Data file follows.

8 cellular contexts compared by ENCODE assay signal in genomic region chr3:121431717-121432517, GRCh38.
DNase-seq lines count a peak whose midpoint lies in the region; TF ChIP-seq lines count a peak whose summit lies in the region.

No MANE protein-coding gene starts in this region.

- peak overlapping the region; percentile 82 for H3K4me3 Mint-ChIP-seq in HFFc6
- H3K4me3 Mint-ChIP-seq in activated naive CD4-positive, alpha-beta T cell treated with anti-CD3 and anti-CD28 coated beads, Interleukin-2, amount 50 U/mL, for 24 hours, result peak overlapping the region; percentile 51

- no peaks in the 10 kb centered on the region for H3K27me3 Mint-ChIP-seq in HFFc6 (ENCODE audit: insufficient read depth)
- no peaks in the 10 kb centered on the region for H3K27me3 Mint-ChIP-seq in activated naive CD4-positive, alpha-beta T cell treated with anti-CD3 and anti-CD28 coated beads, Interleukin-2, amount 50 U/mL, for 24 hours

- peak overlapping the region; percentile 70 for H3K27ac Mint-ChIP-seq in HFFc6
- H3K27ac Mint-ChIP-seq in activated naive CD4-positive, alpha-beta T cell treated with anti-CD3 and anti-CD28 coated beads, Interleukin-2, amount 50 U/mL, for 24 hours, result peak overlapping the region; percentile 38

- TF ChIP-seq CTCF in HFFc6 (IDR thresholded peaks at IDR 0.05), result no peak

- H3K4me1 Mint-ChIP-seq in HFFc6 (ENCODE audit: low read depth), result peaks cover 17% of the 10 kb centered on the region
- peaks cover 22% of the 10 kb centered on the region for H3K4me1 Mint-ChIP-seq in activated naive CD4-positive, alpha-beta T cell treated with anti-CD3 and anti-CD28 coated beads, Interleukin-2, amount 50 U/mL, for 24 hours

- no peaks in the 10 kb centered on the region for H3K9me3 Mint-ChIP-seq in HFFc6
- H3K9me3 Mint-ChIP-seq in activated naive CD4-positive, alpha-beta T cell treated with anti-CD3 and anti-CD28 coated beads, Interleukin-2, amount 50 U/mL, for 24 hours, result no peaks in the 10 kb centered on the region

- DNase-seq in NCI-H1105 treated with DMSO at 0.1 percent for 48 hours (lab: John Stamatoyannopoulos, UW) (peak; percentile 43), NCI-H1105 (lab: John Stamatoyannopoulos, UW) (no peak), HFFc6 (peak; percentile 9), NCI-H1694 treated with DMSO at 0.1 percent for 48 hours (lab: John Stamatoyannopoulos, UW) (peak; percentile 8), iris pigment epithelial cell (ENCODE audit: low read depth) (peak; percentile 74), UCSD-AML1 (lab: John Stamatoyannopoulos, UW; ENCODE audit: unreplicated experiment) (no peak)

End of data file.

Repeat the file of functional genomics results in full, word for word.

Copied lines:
8 cellular contexts compared by ENCODE assay signal in genomic region chr3:121431717-121432517, GRCh38.
DNase-seq lines count a peak whose midpoint lies in the region; TF ChIP-seq lines count a peak whose summit lies in the region.

No MANE protein-coding gene starts in this region.

- peak overlapping the region; percentile 82 for H3K4me3 Mint-ChIP-seq in HFFc6
- H3K4me3 Mint-ChIP-seq in activated naive CD4-positive, alpha-beta T cell treated with anti-CD3 and anti-CD28 coated beads, Interleukin-2, amount 50 U/mL, for 24 hours, result peak overlapping the region; percentile 51

- no peaks in the 10 kb centered on the region for H3K27me3 Mint-ChIP-seq in HFFc6 (ENCODE audit: insufficient read depth)
- no peaks in the 10 kb centered on the region for H3K27me3 Mint-ChIP-seq in activated naive CD4-positive, alpha-beta T cell treated with anti-CD3 and anti-CD28 coated beads, Interleukin-2, amount 50 U/mL, for 24 hours

- peak overlapping the region; percentile 70 for H3K27ac Mint-ChIP-seq in HFFc6
- H3K27ac Mint-ChIP-seq in activated naive CD4-positive, alpha-beta T cell treated with anti-CD3 and anti-CD28 coated beads, Interleukin-2, amount 50 U/mL, for 24 hours, result peak overlapping the region; percentile 38

- TF ChIP-seq CTCF in HFFc6 (IDR thresholded peaks at IDR 0.05), result no peak

- H3K4me1 Mint-ChIP-seq in HFFc6 (ENCODE audit: low read depth), result peaks cover 17% of the 10 kb centered on the region
- peaks cover 22% of the 10 kb centered on the region for H3K4me1 Mint-ChIP-seq in activated naive CD4-positive, alpha-beta T cell treated with anti-CD3 and anti-CD28 coated beads, Interleukin-2, amount 50 U/mL, for 24 hours

- no peaks in the 10 kb centered on the region for H3K9me3 Mint-ChIP-seq in HFFc6
- H3K9me3 Mint-ChIP-seq in activated naive CD4-positive, alpha-beta T cell treated with anti-CD3 and anti-CD28 coated beads, Interleukin-2, amount 50 U/mL, for 24 hours, result no peaks in the 10 kb centered on the region

- DNase-seq in NCI-H1105 treated with DMSO at 0.1 percent for 48 hours (lab: John Stamatoyannopoulos, UW) (peak; percentile 43), NCI-H1105 (lab: John Stamatoyannopoulos, UW) (no peak), HFFc6 (peak; percentile 9), NCI-H1694 treated with DMSO at 0.1 percent for 48 hours (lab: John Stamatoyannopoulos, UW) (peak; percentile 8), iris pigment epithelial cell (ENCODE audit: low read depth) (peak; percentile 74), UCSD-AML1 (lab: John Stamatoyannopoulos, UW; ENCODE audit: unreplicated experiment) (no peak)